Navalny: Anti-Putin blogger takes to the streets

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Russian blogger Alexei Navalny, who will spend the next two weeks in jail, exposed state corruption through the Internet but has now become a figurehead for the rallies against Vladimir Putin.

Navalny was sentenced to 15 days in jail on Tuesday after he led a thousands-strong opposition rally in Moscow contesting the results of elections won by Vladimir Putin's ruling party United Russia.

For several years, the 35-year-old lawyer has run a blog exposing corruption at state companies and criticising Putin's dominant grip on Russia but this was the first time he has spent time in prison.

It was Navalny who first coined the phrase "a party of swindlers and thieves" to describe United Russia, a slogan so catchy that it has now been taken up by the entire opposition and chanted at opposition demonstrations.

Blue-eyed and with impeccably styled blond hair, Navalny has emerged as a new kind of Russian opposition figure untainted by the liberal reforms of the 1990s that many Russians still associate with chaos.

His blog on Live Journal ( has become one of the most read sites on Russia's booming "RuNet" while the more sombre Rospil site ( exposes the corruption that for many is Russia's worst malaise.

"My blog only exists because the media is censored," he told the Russian edition of Esquire in a celebrity-style profile adorned with glamorous pictures by top New York-based photographer Martin Schoeller.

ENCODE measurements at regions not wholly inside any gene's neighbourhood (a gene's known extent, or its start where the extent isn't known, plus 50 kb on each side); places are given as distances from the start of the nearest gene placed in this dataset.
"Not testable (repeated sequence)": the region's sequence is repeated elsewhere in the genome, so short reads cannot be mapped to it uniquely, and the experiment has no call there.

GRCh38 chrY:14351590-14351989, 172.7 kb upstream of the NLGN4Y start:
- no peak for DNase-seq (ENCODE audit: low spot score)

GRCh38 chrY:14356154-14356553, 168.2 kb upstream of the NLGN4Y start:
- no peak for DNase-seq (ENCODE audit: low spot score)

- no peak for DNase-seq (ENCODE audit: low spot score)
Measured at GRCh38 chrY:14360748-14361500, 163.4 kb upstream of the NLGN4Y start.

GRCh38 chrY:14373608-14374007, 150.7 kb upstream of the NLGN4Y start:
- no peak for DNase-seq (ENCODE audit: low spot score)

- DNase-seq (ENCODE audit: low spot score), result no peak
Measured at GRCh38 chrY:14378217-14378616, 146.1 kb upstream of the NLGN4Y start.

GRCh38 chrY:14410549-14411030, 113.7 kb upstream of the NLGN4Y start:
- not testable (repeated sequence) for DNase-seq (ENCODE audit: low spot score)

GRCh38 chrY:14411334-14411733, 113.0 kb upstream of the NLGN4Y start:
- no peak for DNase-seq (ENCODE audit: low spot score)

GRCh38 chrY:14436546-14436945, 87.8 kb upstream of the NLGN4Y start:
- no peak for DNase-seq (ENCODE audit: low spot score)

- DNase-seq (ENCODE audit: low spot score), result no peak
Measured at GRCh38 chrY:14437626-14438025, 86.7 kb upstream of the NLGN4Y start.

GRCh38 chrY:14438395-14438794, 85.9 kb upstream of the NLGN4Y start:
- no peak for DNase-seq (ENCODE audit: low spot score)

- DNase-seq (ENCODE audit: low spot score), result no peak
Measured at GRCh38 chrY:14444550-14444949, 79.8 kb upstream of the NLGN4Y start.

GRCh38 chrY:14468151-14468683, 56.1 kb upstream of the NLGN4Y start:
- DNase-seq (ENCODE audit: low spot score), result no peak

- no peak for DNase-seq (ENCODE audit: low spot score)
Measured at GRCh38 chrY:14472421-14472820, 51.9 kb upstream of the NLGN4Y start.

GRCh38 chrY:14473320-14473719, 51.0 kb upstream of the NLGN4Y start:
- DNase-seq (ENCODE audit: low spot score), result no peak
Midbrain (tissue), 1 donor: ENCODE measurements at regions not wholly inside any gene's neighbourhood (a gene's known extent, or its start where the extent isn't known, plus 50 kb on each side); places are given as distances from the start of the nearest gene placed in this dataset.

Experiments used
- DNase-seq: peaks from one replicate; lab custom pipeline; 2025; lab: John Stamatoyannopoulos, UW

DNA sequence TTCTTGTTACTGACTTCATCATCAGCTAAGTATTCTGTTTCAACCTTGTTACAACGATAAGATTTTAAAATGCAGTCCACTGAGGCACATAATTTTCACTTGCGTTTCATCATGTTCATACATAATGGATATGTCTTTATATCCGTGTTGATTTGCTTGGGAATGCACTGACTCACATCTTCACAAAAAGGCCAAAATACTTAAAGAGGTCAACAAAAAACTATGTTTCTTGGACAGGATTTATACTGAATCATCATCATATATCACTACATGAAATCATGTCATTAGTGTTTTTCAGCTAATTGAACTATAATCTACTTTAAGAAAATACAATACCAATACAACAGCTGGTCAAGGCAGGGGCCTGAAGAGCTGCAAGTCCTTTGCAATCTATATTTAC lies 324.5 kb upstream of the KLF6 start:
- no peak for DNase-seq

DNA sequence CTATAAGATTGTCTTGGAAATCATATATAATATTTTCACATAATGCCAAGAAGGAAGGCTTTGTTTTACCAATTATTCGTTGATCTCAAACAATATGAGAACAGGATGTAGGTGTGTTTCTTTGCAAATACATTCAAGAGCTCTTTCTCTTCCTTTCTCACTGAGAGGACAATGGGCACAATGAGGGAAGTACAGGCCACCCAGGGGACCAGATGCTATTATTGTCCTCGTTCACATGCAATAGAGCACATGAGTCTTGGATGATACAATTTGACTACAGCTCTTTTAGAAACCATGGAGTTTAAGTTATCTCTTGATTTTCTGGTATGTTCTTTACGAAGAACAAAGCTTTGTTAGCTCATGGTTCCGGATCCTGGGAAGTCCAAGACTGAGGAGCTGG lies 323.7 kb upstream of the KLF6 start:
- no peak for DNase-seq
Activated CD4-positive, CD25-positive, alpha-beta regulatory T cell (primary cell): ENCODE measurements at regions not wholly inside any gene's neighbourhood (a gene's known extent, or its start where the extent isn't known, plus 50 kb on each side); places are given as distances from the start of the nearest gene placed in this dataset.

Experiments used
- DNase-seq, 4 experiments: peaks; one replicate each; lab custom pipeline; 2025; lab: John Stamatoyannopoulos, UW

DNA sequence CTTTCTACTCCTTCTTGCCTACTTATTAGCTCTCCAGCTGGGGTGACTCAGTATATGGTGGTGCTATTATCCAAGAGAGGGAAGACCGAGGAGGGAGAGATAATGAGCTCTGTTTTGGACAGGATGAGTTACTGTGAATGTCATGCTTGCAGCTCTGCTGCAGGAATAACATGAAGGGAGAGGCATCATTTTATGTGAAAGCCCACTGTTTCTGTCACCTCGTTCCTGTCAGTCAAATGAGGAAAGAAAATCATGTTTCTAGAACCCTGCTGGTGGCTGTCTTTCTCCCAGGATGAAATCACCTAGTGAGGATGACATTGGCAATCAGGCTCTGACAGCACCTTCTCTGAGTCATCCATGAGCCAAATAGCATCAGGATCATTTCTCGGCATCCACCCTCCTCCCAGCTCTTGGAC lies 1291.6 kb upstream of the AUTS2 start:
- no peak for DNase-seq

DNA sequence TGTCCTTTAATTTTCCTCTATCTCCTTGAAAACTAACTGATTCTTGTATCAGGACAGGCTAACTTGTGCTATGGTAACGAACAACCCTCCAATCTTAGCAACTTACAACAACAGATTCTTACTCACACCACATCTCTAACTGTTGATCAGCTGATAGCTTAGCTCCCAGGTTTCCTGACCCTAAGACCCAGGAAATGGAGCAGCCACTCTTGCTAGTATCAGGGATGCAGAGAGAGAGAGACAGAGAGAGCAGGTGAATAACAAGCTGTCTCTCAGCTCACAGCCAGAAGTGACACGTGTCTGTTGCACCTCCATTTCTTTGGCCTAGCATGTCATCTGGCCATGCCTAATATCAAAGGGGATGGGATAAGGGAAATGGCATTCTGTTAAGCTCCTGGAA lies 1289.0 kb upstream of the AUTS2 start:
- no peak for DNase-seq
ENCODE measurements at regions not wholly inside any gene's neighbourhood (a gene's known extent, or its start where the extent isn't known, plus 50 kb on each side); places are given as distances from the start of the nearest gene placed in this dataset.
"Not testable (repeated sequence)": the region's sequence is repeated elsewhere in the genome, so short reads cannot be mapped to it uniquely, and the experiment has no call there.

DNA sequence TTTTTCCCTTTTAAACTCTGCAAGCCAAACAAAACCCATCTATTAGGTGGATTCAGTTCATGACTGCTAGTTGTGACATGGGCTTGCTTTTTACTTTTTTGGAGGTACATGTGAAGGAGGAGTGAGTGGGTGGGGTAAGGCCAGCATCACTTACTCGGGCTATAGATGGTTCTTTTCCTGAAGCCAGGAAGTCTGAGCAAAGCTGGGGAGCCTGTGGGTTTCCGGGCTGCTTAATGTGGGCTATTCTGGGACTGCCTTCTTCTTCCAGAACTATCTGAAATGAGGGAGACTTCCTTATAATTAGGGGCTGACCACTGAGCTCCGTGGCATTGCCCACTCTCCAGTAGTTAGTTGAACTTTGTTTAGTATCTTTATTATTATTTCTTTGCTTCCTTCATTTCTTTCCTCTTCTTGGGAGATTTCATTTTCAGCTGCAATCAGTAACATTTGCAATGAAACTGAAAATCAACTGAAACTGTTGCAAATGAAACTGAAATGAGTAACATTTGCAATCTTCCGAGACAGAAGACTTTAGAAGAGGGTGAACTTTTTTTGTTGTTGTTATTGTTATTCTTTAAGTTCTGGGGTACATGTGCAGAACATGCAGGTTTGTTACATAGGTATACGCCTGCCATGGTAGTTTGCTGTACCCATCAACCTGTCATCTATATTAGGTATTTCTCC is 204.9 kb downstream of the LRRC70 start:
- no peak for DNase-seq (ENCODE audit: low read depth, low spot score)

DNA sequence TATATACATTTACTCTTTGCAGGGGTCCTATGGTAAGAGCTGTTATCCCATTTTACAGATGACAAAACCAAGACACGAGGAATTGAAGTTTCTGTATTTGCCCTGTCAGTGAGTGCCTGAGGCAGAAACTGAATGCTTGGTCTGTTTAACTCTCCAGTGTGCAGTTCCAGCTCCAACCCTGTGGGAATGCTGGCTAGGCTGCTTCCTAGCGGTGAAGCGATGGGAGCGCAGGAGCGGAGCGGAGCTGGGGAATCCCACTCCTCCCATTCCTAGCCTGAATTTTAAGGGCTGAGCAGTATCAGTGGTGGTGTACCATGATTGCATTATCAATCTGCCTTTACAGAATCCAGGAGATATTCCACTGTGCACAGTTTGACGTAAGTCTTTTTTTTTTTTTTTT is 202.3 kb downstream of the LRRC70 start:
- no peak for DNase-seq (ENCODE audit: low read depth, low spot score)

He declared that "I would like to know how frankly Putin believes that the system he has built can endure." He said that Russia in the future should look like a "big, irrational and metaphysical Canada".

Navalny started his crusade against corruption in 2007 when he bought up shares at big Russian state controlled companies including the bank VTB, the oil giant Rosneft and the world's largest gas firm Gazprom.

Using his status as a minority shareholder, he was able to take part in annual general meetings and directly address his demands for an end to corruption and greater transparency to their executives.

He has also published detailed reports on the state-run monoliths, including an investigation into alleged corruption at VTB and accusations of mass embezzlement at oil transport firm Transneft.

However even before his arrest at Monday night's protest, Navalny was in trouble with the authorities.

In May, investigators launched an enquiry against Navalny on suspicion of fraud in a timber sale, accusations his supporters said were clearly a manoeuvre to discredit the blogger.

But he has also become an increasingly well known figure abroad, the subject of magazine profiles in the United States. In 2010 he was a world fellow at Yale University.

Yet even some of his supporters have been troubled by Navalny's affiliation to Russian nationalists, a controversy which saw him leave the main Russian liberal party in Yabloko in 2007.

This November he again took part in the Russian March, an annual event where ultra-nationalists chant slogans against the presence of immigrants in Russia and the distribution of state funds to the mainly Muslim Northern Caucasus.

He told an AFP reporter at the time that his task was "to teach radical youth" but it was also clear that nationalists present a potential pool of support for the opposition.

"One of the main slogans of the Russian March is 'down with the party of swindlers and thieves'," he said. "I came with this slogan and it was heard."

© 2011 AFP

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